The Rozafa Castle is located on top of the highest hill in the area and the remains of the walls of the castle are still standing. It was a cold but clear day and we were virtually the only visitors!
"A very interesting legend explains its history. The main theme of the legend has to do with keeping of promise. Rozafa the bride of the youngest of
three brothers was walled up in order that the walls of the castle do not fall down by the night. The water passing through the stones at the main entrance are
connected in the folk fantasy with the water going out from the bossom of Rozafa, which she left out during the time she was walled up in order to feed
her little baby." (Wiki)
I loved this sign which was hanging in the Castle Museum!We also visited the Marubi Photo Studio, had lunch at the awesome restaurant "Tradita", and visited the Ethnographic Museum.
From the castle you can see this mosque down in the valley, so we drove down into the little village and found our way to get a close-up view. It's called the "Lead Mosque", I assume because of the domes. It seemed quite deserted and probably no longer in use, but it sure had a lot of character! We peered inside the windows and could still see old prayer carpets laid across the floor.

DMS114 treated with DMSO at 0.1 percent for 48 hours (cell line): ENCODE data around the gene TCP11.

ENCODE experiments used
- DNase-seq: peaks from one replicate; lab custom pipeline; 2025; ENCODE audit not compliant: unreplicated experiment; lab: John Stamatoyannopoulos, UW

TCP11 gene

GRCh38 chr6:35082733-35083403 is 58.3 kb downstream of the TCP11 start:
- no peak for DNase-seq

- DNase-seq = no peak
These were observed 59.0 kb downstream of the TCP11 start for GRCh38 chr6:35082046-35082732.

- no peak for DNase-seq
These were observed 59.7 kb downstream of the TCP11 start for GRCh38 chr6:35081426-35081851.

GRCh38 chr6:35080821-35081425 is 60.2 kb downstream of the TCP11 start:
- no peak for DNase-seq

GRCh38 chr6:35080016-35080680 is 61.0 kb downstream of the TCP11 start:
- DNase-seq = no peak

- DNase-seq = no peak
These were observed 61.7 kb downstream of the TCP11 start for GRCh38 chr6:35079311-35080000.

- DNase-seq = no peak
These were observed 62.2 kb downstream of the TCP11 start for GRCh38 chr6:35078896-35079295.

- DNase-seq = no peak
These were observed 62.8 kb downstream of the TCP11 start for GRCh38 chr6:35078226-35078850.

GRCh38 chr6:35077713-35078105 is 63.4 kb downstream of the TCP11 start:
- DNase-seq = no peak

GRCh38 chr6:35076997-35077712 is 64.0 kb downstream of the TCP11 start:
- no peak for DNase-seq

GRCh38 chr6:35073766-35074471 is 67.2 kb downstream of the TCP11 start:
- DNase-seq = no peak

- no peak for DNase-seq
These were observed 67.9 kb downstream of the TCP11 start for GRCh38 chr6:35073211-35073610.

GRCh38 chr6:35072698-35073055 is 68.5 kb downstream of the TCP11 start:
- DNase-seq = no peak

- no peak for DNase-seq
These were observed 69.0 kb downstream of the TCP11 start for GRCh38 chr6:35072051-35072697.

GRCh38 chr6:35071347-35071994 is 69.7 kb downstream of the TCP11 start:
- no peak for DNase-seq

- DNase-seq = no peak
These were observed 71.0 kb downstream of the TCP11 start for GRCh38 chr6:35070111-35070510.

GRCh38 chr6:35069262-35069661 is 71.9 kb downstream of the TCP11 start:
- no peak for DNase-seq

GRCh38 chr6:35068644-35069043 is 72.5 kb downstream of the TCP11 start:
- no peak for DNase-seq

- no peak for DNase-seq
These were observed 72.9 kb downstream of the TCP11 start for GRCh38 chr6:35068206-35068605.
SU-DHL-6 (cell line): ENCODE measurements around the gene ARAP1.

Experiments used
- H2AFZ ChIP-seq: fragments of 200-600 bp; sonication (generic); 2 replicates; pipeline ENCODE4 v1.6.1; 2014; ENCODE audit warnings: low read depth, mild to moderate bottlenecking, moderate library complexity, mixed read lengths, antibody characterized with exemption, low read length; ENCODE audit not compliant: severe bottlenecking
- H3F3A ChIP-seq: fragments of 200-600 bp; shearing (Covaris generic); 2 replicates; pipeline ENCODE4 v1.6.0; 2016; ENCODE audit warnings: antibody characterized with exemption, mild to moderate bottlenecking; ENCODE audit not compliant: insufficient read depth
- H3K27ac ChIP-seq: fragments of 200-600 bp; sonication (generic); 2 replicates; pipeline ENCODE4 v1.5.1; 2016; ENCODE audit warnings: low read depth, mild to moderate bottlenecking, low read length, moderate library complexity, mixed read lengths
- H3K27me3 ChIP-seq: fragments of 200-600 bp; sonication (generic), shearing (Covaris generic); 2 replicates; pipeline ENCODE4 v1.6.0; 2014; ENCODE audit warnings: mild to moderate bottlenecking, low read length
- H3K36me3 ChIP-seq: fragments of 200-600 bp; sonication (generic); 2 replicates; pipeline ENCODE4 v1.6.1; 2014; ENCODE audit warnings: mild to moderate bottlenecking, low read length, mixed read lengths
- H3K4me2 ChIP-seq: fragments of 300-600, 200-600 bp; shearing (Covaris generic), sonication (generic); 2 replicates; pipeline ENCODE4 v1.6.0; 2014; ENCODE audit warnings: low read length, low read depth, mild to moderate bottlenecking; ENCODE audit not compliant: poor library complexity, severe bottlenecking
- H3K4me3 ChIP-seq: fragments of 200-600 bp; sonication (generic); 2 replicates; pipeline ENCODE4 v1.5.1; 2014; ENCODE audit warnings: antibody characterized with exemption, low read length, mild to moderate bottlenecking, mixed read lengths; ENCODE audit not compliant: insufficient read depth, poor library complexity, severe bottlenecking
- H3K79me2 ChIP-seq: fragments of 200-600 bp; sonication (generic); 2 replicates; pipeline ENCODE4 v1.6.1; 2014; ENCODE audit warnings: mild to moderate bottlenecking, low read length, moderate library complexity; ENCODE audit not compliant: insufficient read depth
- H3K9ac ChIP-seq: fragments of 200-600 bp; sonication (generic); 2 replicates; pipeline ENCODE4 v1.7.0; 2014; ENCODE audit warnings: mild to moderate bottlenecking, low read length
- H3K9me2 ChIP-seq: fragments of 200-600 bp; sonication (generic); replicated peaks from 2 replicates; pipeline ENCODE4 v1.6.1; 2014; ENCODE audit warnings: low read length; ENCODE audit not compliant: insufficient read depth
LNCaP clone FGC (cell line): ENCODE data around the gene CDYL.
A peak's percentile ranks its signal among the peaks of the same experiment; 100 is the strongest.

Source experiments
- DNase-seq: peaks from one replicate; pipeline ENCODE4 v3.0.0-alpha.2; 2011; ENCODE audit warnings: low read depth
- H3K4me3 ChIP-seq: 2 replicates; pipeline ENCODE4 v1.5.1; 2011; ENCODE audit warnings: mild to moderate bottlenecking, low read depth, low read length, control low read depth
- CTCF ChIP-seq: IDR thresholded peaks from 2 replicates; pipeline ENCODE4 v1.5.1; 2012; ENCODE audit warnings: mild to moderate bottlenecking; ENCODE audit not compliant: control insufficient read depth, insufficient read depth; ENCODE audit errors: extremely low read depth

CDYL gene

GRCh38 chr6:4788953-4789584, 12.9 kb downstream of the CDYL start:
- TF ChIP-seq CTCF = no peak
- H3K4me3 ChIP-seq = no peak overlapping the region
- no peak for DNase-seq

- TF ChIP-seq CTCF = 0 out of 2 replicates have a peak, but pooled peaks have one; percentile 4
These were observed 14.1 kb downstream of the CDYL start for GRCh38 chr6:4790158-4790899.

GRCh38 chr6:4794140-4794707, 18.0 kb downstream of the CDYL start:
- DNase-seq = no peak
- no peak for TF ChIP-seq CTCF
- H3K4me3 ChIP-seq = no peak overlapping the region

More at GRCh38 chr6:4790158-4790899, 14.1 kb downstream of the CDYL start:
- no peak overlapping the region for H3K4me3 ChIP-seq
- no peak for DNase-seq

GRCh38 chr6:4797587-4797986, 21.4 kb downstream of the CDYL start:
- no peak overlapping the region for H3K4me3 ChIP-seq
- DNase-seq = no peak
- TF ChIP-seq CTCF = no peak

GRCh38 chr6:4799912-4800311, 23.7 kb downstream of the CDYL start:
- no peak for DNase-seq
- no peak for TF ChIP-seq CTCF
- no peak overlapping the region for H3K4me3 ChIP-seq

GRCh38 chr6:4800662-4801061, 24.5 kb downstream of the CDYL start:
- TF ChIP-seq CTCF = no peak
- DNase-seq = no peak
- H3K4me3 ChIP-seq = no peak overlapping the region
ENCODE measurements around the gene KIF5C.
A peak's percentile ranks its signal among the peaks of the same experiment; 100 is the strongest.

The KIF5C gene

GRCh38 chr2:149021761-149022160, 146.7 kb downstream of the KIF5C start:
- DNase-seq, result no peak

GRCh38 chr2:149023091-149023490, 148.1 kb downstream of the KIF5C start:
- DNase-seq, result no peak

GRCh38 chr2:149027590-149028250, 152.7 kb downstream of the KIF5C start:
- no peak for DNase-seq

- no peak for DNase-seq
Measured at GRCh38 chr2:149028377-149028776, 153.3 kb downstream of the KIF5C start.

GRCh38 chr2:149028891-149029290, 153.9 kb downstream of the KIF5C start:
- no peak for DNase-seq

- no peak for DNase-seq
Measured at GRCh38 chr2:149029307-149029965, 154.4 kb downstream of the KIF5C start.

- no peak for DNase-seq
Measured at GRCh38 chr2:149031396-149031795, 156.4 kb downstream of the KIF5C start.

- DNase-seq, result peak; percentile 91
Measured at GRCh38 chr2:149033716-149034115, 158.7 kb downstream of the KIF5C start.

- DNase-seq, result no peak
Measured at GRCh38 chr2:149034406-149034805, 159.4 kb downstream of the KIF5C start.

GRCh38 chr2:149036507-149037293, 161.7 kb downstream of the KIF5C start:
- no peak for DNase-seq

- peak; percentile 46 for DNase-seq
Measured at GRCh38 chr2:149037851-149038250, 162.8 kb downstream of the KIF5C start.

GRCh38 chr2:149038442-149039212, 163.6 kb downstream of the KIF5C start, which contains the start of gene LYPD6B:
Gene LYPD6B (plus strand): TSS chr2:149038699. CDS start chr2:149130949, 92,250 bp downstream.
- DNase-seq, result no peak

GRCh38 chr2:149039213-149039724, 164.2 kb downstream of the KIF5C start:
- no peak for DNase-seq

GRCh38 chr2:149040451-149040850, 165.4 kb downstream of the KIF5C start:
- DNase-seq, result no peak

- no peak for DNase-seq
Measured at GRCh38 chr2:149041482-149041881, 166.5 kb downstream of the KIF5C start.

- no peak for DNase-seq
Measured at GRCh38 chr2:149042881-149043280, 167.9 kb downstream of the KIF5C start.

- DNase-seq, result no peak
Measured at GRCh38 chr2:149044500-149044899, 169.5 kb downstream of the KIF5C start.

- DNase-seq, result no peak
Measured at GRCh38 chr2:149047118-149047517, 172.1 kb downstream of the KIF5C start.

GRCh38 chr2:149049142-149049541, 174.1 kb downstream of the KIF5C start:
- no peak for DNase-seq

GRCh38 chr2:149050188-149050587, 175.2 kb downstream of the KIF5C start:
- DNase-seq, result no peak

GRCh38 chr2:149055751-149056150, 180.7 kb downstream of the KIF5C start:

No trip to Shkodra would be complete without a stop at the Venetian mask workshop where they are busy making almost 80% of the masks which are sold in Venice! Everything is done by hand here, the end product being a truly special piece of art. I bought one of the classic masks, called the Dottore Peste or the Pest Doctor. It would have been worn by doctors in the 14th century who were treating patients who had the pest (plague). It has a long nose, like a beak and it would have been stuffed with herbs to prevent the doctor from smelling the rotting flesh, and the length of the nose would have kept him at a 'safe' distance from the disease.